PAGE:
I should say at the start that I am a christian, but don't hold it against me! I am always interested in what other people think, and enjoing reading the posts on this website. So i'd like to throw some questions out to get more insight into atheism. Your help is appreciated.
Qn: If there were two universes, one with a God, and the other without, which one would you want to live in and why?
Qn: If scientific theory began to support theism (more than atheism) would you change your position
(like Antony Flew)?
Try really hard to avoid answers like: 'that would never happen.. etc.'
Qn: Would you describe your position as "There definitely is no God" or "Naturalism does not need a divine being and so God is improbable" or something else?
All respectful discussion welcome!
@Trevor, I was surprised to see your post here, but answered it in good faith. I have read all the answers, which I think were answered honestly to you. I wondered when reading what you had wrote in both your original post and your replies if you were being condescending, but being an open person, felt you deserve the benefit of doubt.
You describe your journey (in short) in finding your god and religion. It could be my story in reverse. You came to the place you are, after growing up in a non-religious family, studying and finally coming to the conclusion that god is real and that jesus died for your sins.
I, on the other hand, grew up in a religious family. The rituals were important to us and we attended church twice, sometimes 3 times a week while I was in school. My brothers and I went to parochial school and were taught by mostly nuns, but some lay teachers. A priest was the principal. As I grew older, I found it difficult to simply accept and began to question things, which apparently is a no no. I was told that there were many things I could not know and had to accept in faith. This was the beginning of the end of religion for me.
I simply couldn't do it. I needed answers, so I too went on a journey, but ended up in on the other end of the spectrum, the one of non belief. I went through a lot to get here, as I am sure you did, to get where you are.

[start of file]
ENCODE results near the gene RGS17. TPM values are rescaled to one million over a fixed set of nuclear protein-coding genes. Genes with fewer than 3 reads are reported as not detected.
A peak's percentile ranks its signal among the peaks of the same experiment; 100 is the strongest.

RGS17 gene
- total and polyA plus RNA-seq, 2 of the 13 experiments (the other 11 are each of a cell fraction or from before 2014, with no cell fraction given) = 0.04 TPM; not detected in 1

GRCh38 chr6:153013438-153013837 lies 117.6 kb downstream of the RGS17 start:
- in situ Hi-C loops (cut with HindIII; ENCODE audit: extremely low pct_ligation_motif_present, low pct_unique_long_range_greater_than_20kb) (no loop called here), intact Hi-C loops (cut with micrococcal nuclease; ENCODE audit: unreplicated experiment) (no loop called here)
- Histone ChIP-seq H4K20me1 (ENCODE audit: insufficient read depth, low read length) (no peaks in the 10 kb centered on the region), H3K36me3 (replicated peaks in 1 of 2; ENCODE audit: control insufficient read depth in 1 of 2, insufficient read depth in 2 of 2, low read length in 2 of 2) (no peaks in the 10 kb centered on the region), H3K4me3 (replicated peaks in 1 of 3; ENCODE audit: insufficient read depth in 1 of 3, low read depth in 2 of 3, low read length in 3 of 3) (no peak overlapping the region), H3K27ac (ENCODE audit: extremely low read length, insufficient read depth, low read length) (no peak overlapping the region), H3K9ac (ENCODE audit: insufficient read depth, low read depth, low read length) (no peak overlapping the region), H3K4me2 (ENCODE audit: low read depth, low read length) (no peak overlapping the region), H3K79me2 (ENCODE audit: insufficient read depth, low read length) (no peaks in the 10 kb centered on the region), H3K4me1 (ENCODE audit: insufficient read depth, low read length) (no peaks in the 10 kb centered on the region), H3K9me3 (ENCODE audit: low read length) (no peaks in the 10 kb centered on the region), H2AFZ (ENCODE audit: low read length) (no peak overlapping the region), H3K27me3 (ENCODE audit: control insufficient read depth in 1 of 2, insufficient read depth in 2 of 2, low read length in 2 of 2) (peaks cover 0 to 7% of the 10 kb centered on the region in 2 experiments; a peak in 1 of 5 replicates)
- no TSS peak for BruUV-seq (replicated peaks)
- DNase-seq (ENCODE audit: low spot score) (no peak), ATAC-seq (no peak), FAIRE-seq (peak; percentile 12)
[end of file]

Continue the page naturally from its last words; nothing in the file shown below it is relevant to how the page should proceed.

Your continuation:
Maybe you feel as if you can lead others down the path you have traveled, but I think you need to take a second and understand that we have all arrived at our beliefs in our own way and in our own time. It wasn't an easy journey for me and I know that many others feel the same. What makes our journey and subsequent conclusions not as valid as yours? (sincere question) Also, I am very interested in your true intent with your questions and replies. Are you simply asking questions (to what end/for what purpose) or do you feel that you may be able to persuade some? (again, sincere question)
To me, atheists don't all think alike, don't all believe the same things and don't all hold the same beliefs in life. Your comment that it's interesting to hear how atheist think, paints atheists in too small of a box. Unlike organized religion, there isn't a central belief. Atheism is not a cult or a club. There are certain conclusions that we all seem to find, but we come to those independently (not because it was written in an old book that tells us to)
I, personally, am of the belief that everyone if free to believe or not believe as they choose. There are others who feel differently. I am all for respectful discussion, but when it becomes condescending (or seemingly so) then there is no more discussion to be had because it becomes disingenuous.
Thanks for your reply. I am sorry if I have come over as condescending, that was never my intention. However, please read the replies that have ridiculed everything I believe in and done so with contempt and a tone that only an idiot would believe in God. Does any of that fit your definition of condescending? (some were more respectful).
My motives for asking the questions were not that I believe I can persuade anyone here of my view (that would be nice though as I think its true). Rather I want to understand what some of the motivations behind atheism are - presuppositions. I don't believe that its just 'science exclusively points to atheism. I think, as you have said, that people's experiences and journeys are in the mix. I also generally like people and like hearing their stories and ideas.
Also I am tired of the silly and often nasty athiest and christian bashing, I find it distasteful and full of straw men and caricatures on both sides. I have said that for a long time, so thought I should do something about it and enter into some polite discussion. So another reason for entering into discussion is to try and show that some christians can be reasonable and thoughtful, and try to have a fairer of view of Christianity presented.
Are other people's journeys and conclusions less valid? Depends what you mean. If there is objective truth to be known then some people's conclusions and terminus points are more valid than others. But I certainly respect people's right to think deeply, consider there own journey and draw their own conclusions.
The "bashing" is just a way to release tension. It will continue to happen, it is in our nature and it is primarily why comics make such a great living getting on stage bashing either themselves or others. Just today I was looking for some images on Google and I pulled up atheist images and there were several cartoons bashing atheists and I found some of them quite funny. Being able to laugh at yourself and your own beliefs helps a great deal with keeping your feet on the ground. Do not take it so seriously, it is a need that is fulfilled and here is a place where we can come and release a little tension.